teens using a can opener

Ray - O - Sunshine said...

Adding a bit of whiskey to their churns Scotland has a third important export

Butterskotch

Misty said...

Ooh, an Ed Sessa Friday toughie. Knew I was going to have to work hard on this one, but got started with AMA which gave me AMOK and filled in that little corner. Then on to ACORN and ACNE which helped with that one. Then down to OBOES and ABUSE which helped get the southwest corner, then across to ECHO and OHO, and so on. I think it's cool that you give us enough simple items everywhere so that those of us daunted by the long ones can get a good start, Ed. Many thanks for that. And your write-up is always a pleasure, Lemonade.

Irish Miss, I can't believe that you remembered that my Dad worked at RCA for so many years! What an incredible memory you have.

Can't believe I got MOE without any hesitation. Got OPER and then glanced at my landline phone and sure enough, one of the blocks had OPER followed by a huge O.
Felt like an idiot that I put MENS for the male bathroom when I should have recognized that 'blokes' would require the more British LOOS. Had a slightly different memory of 'Hey diddle diddle, the CAT and the fiddle'--remembered "TO SEE SUCH SPORT" for some reason. Loved your LACTOSE/LACK TOES pun, Bluehen.

Nice way to end the week, thanks again, everybody.

Tinbeni said...

Lemon: Nice write-up.

Ed: Thank you for a FUN Friday puzzle.

Fave today, of course, was 17-A, MONSTER ALE ... best clue and answer this year!

A "Toast-to-ALL" at Sunset ... with "2-fingers" of Scotch.

Cheers!

desper-otto said...

Husker, took me some time to suss what presence Omaha may have had in the Upper Peninsula.

Misty, my phone also has "OPER" over the 0. Pressing it doesn't ring to an operator, though.

CanadianEh! said...

Fabulous Friday. Thanks for the fun, Ed and Lemonade.
I bounced around all over this CW picking the low-hanging fruit (ACORNs?). I FIRed and finally parsed the theme.

A few misdirections included the mammal group (not looking for a Latin genus name), Bed foundation - OHO in the garden, Letters near zero (on the phone not the thermometer).
It was a DOOR that was cracked open, not an Egg or a Code.

OPIE had a new clue. ESSO again (but I'll take the CSO). SKEINS for Mme. D, and is inanehiker a GP and member of AMA? Also CSO to TIN.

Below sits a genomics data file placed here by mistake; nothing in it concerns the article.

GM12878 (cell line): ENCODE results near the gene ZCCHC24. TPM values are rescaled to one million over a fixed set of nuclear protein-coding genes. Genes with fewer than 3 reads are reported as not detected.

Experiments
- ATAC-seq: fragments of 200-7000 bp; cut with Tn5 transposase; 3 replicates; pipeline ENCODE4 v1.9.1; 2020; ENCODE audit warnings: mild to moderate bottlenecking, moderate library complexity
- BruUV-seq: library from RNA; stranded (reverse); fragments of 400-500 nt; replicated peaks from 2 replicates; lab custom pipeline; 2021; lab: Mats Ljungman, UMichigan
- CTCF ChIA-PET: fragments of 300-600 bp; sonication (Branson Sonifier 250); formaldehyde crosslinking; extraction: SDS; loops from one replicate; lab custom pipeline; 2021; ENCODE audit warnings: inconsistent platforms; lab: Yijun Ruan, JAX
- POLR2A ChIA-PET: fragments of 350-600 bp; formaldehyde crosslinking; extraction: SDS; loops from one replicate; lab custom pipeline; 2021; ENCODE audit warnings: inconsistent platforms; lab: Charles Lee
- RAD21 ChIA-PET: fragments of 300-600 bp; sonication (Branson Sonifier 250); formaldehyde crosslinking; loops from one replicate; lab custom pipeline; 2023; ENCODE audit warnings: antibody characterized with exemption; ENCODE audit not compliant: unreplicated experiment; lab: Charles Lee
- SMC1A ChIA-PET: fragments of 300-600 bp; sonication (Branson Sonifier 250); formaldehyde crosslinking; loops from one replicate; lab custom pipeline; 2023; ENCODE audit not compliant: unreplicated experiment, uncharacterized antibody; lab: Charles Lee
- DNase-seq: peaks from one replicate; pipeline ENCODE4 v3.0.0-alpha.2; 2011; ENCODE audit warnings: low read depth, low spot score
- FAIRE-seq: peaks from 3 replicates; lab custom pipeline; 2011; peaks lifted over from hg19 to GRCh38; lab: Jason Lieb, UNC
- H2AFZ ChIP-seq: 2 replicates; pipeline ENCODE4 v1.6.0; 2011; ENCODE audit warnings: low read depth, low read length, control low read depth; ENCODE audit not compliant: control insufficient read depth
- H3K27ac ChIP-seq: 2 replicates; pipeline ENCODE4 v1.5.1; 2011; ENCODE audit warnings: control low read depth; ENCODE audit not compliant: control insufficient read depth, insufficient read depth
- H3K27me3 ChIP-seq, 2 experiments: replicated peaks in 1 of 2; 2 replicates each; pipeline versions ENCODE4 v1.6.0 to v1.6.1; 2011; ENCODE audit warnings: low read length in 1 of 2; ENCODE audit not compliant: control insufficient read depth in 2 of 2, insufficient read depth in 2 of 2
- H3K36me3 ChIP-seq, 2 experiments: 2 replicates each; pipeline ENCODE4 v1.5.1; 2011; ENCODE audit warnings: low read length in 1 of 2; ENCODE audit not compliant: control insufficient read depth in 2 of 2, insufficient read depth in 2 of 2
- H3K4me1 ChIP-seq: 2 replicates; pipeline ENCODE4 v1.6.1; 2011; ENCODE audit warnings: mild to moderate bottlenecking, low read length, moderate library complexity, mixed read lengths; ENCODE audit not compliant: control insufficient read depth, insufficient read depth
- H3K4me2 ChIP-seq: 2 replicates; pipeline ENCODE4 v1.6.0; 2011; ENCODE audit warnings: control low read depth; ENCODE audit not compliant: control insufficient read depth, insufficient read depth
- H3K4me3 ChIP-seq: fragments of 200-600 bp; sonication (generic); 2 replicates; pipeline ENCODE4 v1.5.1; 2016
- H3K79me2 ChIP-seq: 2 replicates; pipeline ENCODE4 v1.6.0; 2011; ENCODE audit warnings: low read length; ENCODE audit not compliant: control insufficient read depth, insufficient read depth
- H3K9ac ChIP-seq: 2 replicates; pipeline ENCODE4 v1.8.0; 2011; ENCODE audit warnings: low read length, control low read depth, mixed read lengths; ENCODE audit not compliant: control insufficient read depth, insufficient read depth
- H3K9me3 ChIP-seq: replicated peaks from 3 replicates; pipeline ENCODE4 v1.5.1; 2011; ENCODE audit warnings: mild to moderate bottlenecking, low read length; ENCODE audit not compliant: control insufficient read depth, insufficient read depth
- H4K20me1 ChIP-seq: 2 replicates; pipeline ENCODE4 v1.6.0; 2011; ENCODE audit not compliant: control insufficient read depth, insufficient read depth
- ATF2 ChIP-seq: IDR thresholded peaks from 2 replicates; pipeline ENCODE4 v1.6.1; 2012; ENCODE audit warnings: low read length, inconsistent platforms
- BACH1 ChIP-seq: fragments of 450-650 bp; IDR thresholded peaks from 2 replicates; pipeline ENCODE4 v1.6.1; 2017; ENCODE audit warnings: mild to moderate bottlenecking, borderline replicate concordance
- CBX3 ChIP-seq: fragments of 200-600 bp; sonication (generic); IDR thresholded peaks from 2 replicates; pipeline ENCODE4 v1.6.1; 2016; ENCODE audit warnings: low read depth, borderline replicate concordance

Unknowns filled by perps included DRU, HAMEL, IMARI.
VOGUE=popularity was a little strange, but since the expression "in vogue" means "in fashion" or "popular, I guess VOGUE can be the noun form (dictionaries seem to agree).

I noted ABUSE crossing USE, and wasn't sure whether it was OK or a meh! because of similar word origin.
Does a sniggler only catch one EEL?
Anon@8:29 - I think that 56A phrase "that are conspicuous for their absence" refers back to "two" and thus the plural is required. But the answer only asks for one ARM.

Misty: I remember Sport in that nursery rhyme too.
Spitzboov: I am not a knitter and do not know the wool shops, but I LIUed and found this article.
SouthLandingCraftCentre

Wishing you all a great day.

Wilbur Charles said...

I didn't know C-Moe moved to 'zona. Wish he'd drop in here or the J.

Wowza Laraine, you made my "Day". Speaking of...whatever happened to "the First Lady of Baseball"

In my "Game of the States" OGDEN was my fav. I still needed four perps.

OPER Completely fooled me. I googled and can't find a picture with OPER on the zero but I remember it. In fact I remember having to go through the operator to make a call.

GPS value is often for traffic . I was stuck in the middle of the Clearwater Causeway because I ignored frantic pleas from Ms Google. Fatality on the other end.

FLN, re. "Purple Death", perhaps the old Mason Dixon line could be renamed the Brisket line.

I thought the xword got tough as I proceeded south but EEL, OBOES and LEOPARD'S POT lead me to FIR.

WC

CanadianEh! said...

Sorry. The link was mangled. Try this.